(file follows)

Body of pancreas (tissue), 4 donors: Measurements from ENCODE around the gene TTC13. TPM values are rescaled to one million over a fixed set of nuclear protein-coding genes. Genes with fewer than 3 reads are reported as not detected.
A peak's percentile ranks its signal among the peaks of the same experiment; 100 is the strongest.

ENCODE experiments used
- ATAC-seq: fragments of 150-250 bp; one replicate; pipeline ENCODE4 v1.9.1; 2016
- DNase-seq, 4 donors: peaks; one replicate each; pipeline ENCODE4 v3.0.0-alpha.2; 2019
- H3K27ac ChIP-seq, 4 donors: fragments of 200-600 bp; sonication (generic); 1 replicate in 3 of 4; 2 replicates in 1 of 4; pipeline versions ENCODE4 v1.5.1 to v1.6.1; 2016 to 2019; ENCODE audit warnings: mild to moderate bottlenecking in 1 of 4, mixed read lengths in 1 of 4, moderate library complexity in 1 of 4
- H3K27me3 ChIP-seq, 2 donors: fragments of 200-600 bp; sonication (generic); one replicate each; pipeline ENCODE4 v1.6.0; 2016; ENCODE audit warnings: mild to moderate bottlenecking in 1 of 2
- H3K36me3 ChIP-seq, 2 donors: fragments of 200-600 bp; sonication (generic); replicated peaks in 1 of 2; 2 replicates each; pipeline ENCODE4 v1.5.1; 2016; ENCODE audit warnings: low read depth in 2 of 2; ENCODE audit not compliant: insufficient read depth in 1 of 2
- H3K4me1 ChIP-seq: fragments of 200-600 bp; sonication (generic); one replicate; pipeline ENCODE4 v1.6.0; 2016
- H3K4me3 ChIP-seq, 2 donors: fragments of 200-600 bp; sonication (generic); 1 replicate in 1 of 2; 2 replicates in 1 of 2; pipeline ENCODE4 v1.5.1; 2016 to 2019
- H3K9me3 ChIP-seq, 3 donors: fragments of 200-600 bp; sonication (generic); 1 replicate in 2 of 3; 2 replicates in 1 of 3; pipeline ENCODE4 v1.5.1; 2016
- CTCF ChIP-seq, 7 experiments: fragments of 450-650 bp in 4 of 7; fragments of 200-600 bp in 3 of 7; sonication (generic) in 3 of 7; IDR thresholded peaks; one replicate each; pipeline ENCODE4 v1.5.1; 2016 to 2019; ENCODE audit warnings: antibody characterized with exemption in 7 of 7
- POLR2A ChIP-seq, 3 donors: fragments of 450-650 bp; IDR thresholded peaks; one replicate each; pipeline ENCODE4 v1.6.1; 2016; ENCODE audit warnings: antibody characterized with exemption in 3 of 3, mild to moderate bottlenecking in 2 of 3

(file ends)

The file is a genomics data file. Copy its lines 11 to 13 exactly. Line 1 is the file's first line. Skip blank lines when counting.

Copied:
- H3K9me3 ChIP-seq, 3 donors: fragments of 200-600 bp; sonication (generic); 1 replicate in 2 of 3; 2 replicates in 1 of 3; pipeline ENCODE4 v1.5.1; 2016
- CTCF ChIP-seq, 7 experiments: fragments of 450-650 bp in 4 of 7; fragments of 200-600 bp in 3 of 7; sonication (generic) in 3 of 7; IDR thresholded peaks; one replicate each; pipeline ENCODE4 v1.5.1; 2016 to 2019; ENCODE audit warnings: antibody characterized with exemption in 7 of 7
- POLR2A ChIP-seq, 3 donors: fragments of 450-650 bp; IDR thresholded peaks; one replicate each; pipeline ENCODE4 v1.6.1; 2016; ENCODE audit warnings: antibody characterized with exemption in 3 of 3, mild to moderate bottlenecking in 2 of 3